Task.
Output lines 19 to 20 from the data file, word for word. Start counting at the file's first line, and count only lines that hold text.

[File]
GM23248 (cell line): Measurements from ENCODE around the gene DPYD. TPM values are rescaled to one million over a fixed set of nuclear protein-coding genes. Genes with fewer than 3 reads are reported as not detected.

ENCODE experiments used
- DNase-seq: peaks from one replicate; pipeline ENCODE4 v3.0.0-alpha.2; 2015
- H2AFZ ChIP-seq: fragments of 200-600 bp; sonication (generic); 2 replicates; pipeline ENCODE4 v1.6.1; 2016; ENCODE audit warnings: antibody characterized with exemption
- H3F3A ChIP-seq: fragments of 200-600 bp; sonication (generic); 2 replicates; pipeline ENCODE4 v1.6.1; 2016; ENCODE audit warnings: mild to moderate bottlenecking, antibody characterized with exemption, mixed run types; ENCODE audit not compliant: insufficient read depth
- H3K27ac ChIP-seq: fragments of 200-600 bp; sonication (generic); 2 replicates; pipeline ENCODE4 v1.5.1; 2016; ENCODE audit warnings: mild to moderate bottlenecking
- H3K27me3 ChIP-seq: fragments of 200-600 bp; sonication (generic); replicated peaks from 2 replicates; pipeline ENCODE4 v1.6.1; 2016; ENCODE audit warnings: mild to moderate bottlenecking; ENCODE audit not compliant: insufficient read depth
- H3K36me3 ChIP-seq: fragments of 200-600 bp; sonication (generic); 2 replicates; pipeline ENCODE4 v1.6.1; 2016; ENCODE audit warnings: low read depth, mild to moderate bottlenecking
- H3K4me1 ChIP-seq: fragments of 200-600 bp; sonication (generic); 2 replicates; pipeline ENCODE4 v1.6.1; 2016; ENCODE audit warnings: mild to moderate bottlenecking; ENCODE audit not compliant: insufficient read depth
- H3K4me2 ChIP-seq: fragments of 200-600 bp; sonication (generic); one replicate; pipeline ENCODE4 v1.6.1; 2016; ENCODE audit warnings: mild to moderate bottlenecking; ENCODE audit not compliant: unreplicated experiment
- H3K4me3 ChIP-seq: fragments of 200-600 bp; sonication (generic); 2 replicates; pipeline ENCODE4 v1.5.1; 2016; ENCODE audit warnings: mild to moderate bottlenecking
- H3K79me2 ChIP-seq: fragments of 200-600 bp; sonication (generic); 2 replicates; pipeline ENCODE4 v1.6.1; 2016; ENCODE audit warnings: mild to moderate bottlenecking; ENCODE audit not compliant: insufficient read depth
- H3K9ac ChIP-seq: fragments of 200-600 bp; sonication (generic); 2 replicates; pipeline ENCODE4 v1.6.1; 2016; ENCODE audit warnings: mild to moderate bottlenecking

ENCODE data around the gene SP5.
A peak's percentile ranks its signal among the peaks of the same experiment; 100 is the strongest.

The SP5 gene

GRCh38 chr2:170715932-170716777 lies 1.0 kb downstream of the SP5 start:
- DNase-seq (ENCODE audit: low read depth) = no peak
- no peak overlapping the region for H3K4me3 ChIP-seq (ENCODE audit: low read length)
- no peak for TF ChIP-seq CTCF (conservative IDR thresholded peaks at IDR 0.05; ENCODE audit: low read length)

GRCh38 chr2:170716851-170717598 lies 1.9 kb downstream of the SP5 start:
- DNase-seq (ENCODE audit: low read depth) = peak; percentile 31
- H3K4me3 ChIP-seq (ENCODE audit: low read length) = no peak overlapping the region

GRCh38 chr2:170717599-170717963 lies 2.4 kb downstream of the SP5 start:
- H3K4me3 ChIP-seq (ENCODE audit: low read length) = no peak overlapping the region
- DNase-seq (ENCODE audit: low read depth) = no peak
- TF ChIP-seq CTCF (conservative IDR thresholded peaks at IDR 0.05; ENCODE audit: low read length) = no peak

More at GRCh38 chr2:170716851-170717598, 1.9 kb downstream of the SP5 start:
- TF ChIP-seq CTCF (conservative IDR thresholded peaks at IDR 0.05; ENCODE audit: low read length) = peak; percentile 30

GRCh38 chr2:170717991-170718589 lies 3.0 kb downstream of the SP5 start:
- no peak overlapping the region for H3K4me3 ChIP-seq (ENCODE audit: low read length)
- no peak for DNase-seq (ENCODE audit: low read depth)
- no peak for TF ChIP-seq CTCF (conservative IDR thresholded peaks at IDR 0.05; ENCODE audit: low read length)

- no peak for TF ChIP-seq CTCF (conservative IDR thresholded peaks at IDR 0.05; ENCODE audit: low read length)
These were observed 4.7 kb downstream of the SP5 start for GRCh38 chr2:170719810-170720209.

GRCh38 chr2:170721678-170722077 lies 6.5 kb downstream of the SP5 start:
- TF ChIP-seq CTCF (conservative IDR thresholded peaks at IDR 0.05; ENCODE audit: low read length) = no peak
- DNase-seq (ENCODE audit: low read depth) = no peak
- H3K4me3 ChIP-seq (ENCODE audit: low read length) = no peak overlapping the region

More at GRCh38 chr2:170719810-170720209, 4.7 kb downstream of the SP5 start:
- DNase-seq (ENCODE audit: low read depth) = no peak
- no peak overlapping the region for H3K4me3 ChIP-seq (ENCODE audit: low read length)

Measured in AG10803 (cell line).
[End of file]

- no peak overlapping the region for H3K4me3 ChIP-seq (ENCODE audit: low read length)
- no peak for TF ChIP-seq CTCF (conservative IDR thresholded peaks at IDR 0.05; ENCODE audit: low read length)